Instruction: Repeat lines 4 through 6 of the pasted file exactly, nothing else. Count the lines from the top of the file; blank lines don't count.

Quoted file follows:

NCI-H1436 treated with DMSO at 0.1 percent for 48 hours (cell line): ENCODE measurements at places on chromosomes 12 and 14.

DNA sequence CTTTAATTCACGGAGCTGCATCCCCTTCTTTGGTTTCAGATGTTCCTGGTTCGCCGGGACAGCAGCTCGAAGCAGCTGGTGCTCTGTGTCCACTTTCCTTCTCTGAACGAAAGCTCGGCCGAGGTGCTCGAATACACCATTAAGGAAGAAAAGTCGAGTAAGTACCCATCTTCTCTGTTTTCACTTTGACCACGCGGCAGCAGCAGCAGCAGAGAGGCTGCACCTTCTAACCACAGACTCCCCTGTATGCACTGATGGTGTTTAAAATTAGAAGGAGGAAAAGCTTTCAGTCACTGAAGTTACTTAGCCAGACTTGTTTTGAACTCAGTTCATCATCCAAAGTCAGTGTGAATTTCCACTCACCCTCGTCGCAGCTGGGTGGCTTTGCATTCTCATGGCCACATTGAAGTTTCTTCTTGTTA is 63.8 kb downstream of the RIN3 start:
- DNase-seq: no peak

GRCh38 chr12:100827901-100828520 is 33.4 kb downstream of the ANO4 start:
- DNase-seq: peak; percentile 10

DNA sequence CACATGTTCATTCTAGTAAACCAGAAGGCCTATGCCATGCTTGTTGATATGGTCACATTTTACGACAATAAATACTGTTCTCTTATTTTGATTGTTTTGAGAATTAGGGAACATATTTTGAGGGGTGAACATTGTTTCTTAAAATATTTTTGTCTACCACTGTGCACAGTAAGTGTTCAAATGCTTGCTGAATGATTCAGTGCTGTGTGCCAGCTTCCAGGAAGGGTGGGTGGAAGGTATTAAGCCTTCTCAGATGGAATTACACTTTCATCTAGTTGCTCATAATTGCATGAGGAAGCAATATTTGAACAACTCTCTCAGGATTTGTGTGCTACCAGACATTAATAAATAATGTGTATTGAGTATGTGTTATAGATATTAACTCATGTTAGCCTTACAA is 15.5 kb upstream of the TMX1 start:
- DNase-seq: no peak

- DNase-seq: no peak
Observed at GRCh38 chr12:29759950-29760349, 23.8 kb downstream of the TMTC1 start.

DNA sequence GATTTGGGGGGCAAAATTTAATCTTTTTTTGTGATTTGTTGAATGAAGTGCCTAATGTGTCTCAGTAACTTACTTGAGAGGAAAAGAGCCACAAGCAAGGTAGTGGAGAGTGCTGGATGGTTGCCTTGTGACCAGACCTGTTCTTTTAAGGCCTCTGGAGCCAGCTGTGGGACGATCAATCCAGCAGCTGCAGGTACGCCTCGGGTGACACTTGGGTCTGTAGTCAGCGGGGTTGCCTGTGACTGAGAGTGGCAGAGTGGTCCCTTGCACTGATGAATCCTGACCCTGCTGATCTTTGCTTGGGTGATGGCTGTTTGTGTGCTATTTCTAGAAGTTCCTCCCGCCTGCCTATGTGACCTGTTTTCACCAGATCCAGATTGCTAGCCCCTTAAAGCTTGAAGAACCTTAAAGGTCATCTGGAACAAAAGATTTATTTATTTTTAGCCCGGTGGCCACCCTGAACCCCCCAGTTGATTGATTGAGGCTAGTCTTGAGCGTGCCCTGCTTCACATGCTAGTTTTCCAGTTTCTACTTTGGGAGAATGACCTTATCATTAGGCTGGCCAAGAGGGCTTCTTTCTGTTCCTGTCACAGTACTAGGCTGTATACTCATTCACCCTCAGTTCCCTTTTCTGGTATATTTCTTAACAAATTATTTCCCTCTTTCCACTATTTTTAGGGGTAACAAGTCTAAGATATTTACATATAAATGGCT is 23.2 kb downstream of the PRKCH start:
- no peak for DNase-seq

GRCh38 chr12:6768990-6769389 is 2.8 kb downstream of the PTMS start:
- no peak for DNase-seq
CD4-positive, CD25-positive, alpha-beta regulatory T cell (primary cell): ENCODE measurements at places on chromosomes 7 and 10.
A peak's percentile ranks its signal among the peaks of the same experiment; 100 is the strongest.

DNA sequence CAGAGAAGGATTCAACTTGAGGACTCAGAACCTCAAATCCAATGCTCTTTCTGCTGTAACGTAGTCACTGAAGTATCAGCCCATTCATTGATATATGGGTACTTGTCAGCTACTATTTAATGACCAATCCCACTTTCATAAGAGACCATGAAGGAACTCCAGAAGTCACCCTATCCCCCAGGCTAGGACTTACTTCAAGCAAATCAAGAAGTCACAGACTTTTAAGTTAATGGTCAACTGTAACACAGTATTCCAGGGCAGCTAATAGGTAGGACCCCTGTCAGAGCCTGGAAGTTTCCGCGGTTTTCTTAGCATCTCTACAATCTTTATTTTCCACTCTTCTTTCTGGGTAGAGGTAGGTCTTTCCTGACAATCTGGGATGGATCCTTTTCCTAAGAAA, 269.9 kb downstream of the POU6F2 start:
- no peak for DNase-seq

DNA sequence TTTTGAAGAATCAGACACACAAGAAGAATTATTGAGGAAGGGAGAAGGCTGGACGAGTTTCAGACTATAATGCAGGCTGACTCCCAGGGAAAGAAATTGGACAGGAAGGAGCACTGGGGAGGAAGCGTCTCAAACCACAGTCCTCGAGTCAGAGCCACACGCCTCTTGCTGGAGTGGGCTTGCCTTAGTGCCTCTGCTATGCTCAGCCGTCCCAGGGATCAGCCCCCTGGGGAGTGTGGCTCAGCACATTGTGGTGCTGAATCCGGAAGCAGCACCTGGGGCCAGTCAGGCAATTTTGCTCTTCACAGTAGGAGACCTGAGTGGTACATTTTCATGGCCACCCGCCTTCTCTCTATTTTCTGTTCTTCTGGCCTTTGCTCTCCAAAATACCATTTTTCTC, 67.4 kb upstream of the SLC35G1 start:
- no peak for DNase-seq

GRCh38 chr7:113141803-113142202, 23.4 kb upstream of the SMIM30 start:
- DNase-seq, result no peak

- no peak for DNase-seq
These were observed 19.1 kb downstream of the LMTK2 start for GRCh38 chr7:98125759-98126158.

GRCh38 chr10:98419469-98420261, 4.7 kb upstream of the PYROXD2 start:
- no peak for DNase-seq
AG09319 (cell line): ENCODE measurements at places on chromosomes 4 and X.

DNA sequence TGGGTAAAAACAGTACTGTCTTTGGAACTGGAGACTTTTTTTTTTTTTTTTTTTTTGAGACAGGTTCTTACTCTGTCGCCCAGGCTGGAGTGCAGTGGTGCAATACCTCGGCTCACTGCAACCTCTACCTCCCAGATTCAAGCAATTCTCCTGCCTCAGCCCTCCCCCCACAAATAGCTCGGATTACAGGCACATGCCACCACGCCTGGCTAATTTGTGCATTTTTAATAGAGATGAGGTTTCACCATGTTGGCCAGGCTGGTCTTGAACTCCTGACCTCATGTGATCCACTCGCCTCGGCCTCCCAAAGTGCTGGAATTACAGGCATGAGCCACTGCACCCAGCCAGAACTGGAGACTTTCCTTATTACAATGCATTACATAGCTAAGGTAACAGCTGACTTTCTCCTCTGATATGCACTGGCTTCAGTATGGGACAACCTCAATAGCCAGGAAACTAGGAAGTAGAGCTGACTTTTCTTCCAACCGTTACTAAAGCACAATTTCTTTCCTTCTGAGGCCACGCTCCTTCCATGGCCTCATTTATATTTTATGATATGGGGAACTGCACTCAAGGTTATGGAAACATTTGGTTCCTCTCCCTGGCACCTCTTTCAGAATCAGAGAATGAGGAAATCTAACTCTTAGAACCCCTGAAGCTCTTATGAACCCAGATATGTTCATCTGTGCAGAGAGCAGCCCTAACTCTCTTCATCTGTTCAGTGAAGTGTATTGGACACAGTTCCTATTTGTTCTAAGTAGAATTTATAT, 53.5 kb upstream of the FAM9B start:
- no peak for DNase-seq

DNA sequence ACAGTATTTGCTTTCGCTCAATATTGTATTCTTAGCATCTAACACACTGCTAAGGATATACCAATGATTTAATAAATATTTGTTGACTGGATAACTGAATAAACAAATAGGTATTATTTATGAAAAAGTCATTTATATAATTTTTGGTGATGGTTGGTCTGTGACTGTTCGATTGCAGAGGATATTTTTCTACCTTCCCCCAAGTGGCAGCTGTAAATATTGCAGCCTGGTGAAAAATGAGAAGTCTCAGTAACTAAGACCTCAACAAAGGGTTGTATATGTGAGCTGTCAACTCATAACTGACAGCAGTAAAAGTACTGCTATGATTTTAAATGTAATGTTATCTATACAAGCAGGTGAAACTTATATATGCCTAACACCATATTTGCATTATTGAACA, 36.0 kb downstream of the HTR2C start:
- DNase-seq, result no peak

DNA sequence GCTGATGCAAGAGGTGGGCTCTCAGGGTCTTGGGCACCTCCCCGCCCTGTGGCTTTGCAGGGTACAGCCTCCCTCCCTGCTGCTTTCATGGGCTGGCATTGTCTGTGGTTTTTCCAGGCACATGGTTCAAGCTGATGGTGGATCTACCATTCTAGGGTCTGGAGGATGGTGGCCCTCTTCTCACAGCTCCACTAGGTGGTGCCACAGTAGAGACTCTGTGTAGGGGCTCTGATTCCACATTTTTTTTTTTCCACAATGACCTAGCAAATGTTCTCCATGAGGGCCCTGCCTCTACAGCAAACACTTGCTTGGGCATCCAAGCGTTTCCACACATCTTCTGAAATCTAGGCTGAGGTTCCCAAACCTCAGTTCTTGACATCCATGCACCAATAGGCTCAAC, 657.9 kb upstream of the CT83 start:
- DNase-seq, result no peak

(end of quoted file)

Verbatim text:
GRCh38 chr12:100827901-100828520 is 33.4 kb downstream of the ANO4 start:
- DNase-seq: peak; percentile 10

DNA sequence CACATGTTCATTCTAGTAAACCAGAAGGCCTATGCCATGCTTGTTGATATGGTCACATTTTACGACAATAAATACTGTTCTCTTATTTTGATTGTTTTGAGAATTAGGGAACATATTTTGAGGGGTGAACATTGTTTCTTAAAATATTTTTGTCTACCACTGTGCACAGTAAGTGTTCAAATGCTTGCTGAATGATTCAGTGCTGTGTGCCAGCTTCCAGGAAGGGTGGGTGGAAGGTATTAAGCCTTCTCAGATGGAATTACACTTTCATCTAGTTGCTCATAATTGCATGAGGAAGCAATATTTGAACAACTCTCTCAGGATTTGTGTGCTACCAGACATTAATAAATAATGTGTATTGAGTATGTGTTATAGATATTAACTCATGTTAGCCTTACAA is 15.5 kb upstream of the TMX1 start: